Everyone passionate about own skills but when we think to do something special and depth of mind that's called "Aggressive Passion " Yes, I'm aggressive in photography. Spending time with animals, insects and birds get a feel of refreshment. But this time i am trying to tell about those one who make me mad with his/her sound and get a feel the neighbor really annoying!!.
The Jungle Babblers, Turdoides striata, are very noisy birds found all over India, including cities, suburbs, towns and villages! Belonging to the Babbler family, these birds make harsh kee-kee-kee sounds in such a manner that their group can be recognized from far away. Almost dust brown in color, they have a dull yellow bill with black in yellow eyes. Due to their yellow bill, they are some times confused with yellow billed babblers.
The jungle babbler (Turdoides striata) is a member of the family Leiothrichidae. Jungle Babblers are generally very social and they are gregarious birds that forage in small groups of 6-8 and even 10. Their habit that has given them the popular name of "Seven Sisters" in urban Northern India, and Saath bhai (seven brothers) in Bengali with cognates in other regional languages which also mean "seven brothers". Ironically, the range of Jungle Babblers is even greater than Common Babblers.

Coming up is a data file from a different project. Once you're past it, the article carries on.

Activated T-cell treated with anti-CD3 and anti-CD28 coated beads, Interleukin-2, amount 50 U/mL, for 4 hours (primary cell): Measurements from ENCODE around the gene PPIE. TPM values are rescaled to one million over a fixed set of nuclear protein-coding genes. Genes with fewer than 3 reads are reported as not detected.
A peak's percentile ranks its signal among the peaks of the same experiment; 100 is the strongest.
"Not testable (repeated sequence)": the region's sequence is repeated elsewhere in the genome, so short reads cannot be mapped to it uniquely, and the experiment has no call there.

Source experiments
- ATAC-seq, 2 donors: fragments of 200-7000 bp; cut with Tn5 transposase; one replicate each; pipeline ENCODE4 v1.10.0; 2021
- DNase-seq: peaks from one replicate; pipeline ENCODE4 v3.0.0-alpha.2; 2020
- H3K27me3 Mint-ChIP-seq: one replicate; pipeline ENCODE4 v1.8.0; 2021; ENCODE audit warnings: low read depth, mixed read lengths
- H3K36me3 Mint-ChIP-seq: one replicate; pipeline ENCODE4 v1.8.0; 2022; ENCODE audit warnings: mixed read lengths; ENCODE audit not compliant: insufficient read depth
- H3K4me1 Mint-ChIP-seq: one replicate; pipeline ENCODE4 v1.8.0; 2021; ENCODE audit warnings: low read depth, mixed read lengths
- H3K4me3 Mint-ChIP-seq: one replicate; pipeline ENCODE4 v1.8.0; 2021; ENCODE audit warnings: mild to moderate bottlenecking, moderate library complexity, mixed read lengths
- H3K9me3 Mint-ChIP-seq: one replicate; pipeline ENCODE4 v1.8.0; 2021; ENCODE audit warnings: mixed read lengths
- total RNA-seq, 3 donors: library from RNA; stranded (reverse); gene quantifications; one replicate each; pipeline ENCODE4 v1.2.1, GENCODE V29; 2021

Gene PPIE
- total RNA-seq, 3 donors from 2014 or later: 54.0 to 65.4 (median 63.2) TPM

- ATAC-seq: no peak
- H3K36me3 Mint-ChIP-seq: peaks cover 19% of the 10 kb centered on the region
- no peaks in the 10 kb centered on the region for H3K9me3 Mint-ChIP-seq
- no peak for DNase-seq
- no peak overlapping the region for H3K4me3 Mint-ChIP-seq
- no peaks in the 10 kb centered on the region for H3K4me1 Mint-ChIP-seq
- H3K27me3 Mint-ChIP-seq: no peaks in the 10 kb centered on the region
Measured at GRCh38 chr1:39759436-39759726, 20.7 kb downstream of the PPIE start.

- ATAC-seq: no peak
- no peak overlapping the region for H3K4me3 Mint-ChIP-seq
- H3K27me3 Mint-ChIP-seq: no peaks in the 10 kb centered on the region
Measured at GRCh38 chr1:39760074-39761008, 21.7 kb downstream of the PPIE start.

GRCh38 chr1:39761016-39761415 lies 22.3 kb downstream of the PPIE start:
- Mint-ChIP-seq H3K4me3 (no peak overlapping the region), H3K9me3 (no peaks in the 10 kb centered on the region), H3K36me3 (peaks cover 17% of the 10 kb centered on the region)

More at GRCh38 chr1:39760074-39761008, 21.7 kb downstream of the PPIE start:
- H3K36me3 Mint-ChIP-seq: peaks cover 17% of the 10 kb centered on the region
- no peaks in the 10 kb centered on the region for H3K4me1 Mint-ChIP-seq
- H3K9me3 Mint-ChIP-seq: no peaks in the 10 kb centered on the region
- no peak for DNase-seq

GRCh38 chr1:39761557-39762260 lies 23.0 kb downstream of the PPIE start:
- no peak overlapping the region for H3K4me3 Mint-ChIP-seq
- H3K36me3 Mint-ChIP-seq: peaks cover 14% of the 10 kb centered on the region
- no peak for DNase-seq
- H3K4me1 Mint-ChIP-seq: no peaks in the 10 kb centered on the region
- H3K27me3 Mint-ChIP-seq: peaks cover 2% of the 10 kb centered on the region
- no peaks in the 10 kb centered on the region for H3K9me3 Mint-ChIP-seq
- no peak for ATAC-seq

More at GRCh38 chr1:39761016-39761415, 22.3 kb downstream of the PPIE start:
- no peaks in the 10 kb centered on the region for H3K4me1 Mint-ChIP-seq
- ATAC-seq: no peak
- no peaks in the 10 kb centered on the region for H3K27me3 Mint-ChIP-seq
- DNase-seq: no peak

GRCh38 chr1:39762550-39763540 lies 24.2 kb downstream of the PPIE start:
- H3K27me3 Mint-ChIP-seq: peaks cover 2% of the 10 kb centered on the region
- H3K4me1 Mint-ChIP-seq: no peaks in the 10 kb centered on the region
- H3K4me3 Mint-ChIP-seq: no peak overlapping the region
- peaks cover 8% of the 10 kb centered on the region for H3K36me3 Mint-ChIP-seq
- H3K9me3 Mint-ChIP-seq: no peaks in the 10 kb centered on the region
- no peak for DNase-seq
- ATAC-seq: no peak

The Jungle Babbler is a resident breeding bird in India and Pakistan. The Jungle Babbler’s habitat is forest and cultivation. This species, like most babblers, is not migratory, and has short rounded wings and a weak flight. It is quite common in Indian forests. It builds its nest in a tree, concealed in dense masses of foliage. The normal clutch is two to six deep greenish blue eggs.
These birds are grey brown below, with some mottling on the throat and breast. The upper parts are a slightly darker shade. The head is grey, and the bill is yellow. Several races of the Jungle Babblers are recognized with slight variations in colors. Turdoides striata somervillei of Maharashtra has an orange tail and dark primary flight feathers. In the past, the Orange-billed Babbler, Turdoides rufescens, of Sri-Lanka was considered to be a race of this babbler, but is now normally given full species status.
The Jungle Babbler lives in flocks of seven to ten or more. It is a noisy bird, and the presence of a flock may generally be known at some distance by the harsh calls, continual chattering, squeaking and chirping produced by its members. It feeds mainly on insects, but also eats nectar and berries.